The summary of these variables in Table 3 shows that the effect of bank capital on risk (PCC) varies across risk measurements. An average negative effect of bank capital on risk is reported in studies using RWATA, MARKET, and PROFIT_VOL as risk measurement. Whereas, when risk is referred to as CREDIT and Z-SCORE, the effect is positive. Among risk measurements, credit (CREDIT) and market risks measurements (MARKET) are the most frequently used. Similarly, the effect of bank capital on risk also varies across measurements and transformation of capital. Regulatory total capital (CAP) and Equity (EQUITY) are popular measurements of capital. Except for studies using Tier 1 ratio (TIER1) as capital measurement, all other studies report a negative effect of bank capital on risk. Almost half of estimations consider the endogeneity of capital (ENDO) and unobserved time fixed effects (TIME_EFFECT). These models are estimated with different methods, varying from the simple Ordinary Least Square (EST_OLS) to Instrumental Variables estimation (EST_IV) or dynamic model estimation (EST_DYN). Despite different models and methods used, there is a persistent average negative effect of capital on risk. Annual data (ANNUAL_DATA) are mostly used. Most studies are conducted in high-income countries (HIGH). In addition, a negative PCC, on average, is reported in most countries. Noteworthy, journal articles (JNAL), especially those published in high quality journals (PUB_QUAL), tend to report negative estimates.
There are a large number of potential factors of PCC variation. This causes model uncertainty problem and affects the study inference. Therefore, we apply Bayesian model-averaging techniques, specifically the Bayesian model-averaging (BMA) and the weighted-average least-squares (WALS) estimators to address the model uncertainty and identify potential factors of PCC. Both estimators consider all possible combinations of explanatory variables and estimate the parameters of interest as a weighted average of conditional estimates of each model. The BMA approach combines prior beliefs on the uncertain variables of the model with the additional information from the data and weights these individual regressions using the posterior model probabilities (PMP). The relevance important of a variable is reflected in the posterior inclusion probability (PIP), which is calculated by summing PMP of all models consisting the variable (Leamer 1978). A variable is robust if it has a PIP value at least 0.50 (Raftery 1995).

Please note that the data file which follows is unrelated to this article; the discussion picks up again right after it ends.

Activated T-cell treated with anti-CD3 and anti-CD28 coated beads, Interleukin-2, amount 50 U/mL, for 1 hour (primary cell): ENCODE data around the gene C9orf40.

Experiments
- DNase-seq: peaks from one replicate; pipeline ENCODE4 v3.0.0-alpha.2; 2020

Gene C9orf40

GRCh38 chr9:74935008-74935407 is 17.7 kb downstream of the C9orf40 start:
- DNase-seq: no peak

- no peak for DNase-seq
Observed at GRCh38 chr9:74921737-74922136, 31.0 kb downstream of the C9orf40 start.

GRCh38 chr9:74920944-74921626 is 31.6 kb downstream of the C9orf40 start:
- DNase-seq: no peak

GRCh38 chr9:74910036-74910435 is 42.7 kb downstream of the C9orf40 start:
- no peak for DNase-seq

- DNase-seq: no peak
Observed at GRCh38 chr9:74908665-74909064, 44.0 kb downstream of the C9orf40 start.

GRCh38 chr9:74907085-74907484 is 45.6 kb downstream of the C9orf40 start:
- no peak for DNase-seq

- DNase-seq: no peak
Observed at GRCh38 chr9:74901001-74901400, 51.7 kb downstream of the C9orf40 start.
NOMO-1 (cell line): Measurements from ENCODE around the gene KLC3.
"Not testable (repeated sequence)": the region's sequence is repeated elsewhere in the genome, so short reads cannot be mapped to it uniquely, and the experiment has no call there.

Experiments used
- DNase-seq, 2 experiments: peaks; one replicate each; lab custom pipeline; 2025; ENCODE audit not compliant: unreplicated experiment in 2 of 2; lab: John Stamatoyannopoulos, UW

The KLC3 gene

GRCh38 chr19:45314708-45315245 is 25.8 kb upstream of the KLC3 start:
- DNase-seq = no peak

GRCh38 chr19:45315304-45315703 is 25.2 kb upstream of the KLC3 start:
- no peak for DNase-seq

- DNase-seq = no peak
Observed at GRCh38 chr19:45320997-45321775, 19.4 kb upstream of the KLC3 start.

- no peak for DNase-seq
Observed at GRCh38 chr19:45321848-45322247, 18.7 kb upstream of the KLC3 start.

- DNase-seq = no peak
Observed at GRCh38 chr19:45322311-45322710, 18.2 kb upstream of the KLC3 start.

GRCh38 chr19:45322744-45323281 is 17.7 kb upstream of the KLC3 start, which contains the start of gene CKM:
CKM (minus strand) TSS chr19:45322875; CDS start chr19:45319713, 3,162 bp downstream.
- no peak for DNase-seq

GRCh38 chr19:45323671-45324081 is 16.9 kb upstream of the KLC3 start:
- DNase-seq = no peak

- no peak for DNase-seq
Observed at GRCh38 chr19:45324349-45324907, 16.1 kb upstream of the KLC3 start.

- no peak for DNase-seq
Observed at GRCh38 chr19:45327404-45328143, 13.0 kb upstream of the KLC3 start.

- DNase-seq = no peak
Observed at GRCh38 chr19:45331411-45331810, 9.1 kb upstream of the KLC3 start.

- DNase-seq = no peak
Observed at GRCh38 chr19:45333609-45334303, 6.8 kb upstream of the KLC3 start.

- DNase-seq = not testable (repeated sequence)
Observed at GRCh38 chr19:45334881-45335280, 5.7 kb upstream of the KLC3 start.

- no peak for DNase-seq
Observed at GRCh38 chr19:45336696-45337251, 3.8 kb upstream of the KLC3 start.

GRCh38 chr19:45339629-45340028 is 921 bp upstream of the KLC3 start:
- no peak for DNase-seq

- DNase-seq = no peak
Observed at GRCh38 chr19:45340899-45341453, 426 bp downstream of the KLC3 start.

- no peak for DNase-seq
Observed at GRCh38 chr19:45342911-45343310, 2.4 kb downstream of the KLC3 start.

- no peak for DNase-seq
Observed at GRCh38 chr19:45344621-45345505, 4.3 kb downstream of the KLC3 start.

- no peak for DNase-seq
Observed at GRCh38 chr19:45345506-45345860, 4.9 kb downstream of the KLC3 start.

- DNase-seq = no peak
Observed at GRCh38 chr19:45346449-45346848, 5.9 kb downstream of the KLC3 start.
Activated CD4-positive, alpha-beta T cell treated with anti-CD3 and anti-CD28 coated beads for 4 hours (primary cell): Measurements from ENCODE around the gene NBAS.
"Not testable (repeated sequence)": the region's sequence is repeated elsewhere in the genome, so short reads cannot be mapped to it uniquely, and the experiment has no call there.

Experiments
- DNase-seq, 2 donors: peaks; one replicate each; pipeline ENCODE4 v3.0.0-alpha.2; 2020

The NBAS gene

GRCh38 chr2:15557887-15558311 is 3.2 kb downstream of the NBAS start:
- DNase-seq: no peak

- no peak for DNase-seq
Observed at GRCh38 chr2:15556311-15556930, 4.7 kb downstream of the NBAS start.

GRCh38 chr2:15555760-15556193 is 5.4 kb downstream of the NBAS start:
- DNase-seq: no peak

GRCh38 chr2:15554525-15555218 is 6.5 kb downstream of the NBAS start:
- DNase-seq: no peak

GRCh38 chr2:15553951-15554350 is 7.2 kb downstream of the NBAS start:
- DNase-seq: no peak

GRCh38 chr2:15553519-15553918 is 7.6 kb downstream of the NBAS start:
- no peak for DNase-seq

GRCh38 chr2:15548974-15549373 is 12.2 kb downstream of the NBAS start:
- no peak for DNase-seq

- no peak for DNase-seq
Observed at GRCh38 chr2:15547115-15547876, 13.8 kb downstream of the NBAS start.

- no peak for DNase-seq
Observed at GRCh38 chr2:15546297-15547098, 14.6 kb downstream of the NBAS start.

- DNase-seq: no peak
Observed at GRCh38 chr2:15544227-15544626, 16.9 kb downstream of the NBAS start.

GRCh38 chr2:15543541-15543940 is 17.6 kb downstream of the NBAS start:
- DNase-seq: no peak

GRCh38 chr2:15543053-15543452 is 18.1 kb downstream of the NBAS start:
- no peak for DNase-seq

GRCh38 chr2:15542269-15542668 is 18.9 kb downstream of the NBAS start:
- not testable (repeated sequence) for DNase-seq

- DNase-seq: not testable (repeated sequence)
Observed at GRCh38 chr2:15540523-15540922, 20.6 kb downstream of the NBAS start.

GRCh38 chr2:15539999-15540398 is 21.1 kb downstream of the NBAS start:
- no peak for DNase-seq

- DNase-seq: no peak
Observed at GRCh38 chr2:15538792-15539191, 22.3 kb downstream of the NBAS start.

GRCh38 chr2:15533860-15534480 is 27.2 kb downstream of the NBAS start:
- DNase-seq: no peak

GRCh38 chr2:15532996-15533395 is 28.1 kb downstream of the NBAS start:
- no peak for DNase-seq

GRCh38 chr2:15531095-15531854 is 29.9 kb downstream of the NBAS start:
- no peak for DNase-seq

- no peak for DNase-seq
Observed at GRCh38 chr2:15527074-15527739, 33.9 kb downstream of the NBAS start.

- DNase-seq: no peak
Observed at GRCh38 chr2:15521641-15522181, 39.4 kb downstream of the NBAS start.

However, the BMA estimator encounters the computational burden proportional to the dimension of the model space, the difficulty in choosing the prior distribution where no prior information is available, as well as the unbounded risk related to the chosen priors (Magnus et al. 2010). Therefore, the WALS estimator is an alternative to the BMA since it relies on preliminary orthogonal transformations of the uncertain regressors and their parameters. WALS has proved useful with equivalent estimations to BMA (De Luca et al. 2018, Magnus et al. 2010). A variable is robustly correlated with the dependent variable if the absolute t-ratio is greater than 1 (Magnus et al. 2010).

3. Results

Table 4 reports the estimations of Equation (6) employing both BMA and WALS estimators. Our model comprises 29 explanatory variables and result a model space of 229 models. With a small to moderate (less than 20) number of variables, the BMA calculation can be completed within one hour. However, when the number of explanatory variables is large (more than 20), it can take up to thousand years (Luca and Magnus 2011). Therefore, we use the Markov chain Monte Carlo (MCMC) samplers, which gather results on the most important part of the posterior model distribution and approximate it as closely to the actual posterior distribution as possible. The quality of the MCMC approximation depends on the number of draws of the MCMC samplers. We set this number at 1 million. Figure A1 in the Appendix B shows that the correlation between iteration counts and analytical PMPs for the 5000 best models is 0.997. This indicates a good convergence of MCMC samplers. For the WALS estimator, we follow (Einmahl et al. 2011) to use Subbotin prior instead of the Gaussian and Laplace due to its less fat and thicker tails distribution. For robustness, we also report the Ordinary Least Square (OLS) estimation to see how the estimations without model uncertainty consideration differ.
Table 4 shows that the most robust determinants in BMA estimator are risk measurements (MARKET, ZSCORE, and RISK_DIF), capital measurements (EQUITY and CAP_TA), model setting (DYN and TIME_EFFECT), data characteristics (SAMPLE), and publication characteristics (PUB_QUAL and CITE). The WALS estimator confirms the importance of these variables except for TIME_EFFECT and PUB_QUAL. It also emphasizes the importance of risk and capital measurements by suggesting the robustness of PROF_VOL, CAP and TIER1. In addition, the endogeneity in the empirical model (ENDO), the larger number of explanatory variables (VAR_NO), the sample for bank-holding companies (BHC), high-income countries (HIGH) and the publication in journals (JNAL) are also important determinants. The estimations in BMA and WALS are quite similar. Disregarding the model uncertainty, the OLS regression comprises a larger set of variables than BMA estimator but quite different from the WALS. This suggests the superior and necessary of model uncertainty consideration.